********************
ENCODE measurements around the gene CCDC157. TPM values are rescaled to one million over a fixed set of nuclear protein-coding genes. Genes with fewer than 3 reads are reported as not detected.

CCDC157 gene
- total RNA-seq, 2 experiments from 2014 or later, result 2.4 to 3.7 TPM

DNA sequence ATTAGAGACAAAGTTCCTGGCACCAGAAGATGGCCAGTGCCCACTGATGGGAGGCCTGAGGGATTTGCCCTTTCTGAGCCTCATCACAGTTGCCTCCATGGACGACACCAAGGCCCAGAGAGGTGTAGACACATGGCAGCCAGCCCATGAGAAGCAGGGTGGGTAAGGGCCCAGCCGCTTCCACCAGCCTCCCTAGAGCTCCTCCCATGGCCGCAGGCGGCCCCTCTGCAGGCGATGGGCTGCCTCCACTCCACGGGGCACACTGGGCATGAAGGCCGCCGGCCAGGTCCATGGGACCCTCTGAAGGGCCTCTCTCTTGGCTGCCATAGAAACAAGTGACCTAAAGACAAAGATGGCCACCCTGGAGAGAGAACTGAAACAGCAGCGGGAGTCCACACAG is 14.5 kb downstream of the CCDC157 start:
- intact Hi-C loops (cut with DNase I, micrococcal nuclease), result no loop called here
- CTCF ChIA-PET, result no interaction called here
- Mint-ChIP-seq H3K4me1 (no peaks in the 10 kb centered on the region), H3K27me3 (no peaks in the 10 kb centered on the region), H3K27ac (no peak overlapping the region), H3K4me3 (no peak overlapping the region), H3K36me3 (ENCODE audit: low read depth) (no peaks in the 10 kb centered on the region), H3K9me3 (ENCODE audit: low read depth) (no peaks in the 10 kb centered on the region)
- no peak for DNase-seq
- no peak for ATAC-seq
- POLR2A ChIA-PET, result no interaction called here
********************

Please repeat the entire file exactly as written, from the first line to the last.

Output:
ENCODE measurements around the gene CCDC157. TPM values are rescaled to one million over a fixed set of nuclear protein-coding genes. Genes with fewer than 3 reads are reported as not detected.

CCDC157 gene
- total RNA-seq, 2 experiments from 2014 or later, result 2.4 to 3.7 TPM

DNA sequence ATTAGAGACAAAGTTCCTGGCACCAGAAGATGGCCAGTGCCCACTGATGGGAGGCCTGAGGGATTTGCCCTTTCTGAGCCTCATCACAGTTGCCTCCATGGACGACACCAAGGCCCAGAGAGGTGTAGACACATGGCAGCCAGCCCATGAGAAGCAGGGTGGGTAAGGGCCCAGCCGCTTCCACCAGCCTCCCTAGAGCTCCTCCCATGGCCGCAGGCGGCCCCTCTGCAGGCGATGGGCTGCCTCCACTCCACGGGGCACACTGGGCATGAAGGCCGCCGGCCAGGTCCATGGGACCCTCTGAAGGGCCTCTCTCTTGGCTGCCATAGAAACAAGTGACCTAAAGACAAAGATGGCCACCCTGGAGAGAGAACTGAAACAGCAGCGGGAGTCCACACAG is 14.5 kb downstream of the CCDC157 start:
- intact Hi-C loops (cut with DNase I, micrococcal nuclease), result no loop called here
- CTCF ChIA-PET, result no interaction called here
- Mint-ChIP-seq H3K4me1 (no peaks in the 10 kb centered on the region), H3K27me3 (no peaks in the 10 kb centered on the region), H3K27ac (no peak overlapping the region), H3K4me3 (no peak overlapping the region), H3K36me3 (ENCODE audit: low read depth) (no peaks in the 10 kb centered on the region), H3K9me3 (ENCODE audit: low read depth) (no peaks in the 10 kb centered on the region)
- no peak for DNase-seq
- no peak for ATAC-seq
- POLR2A ChIA-PET, result no interaction called here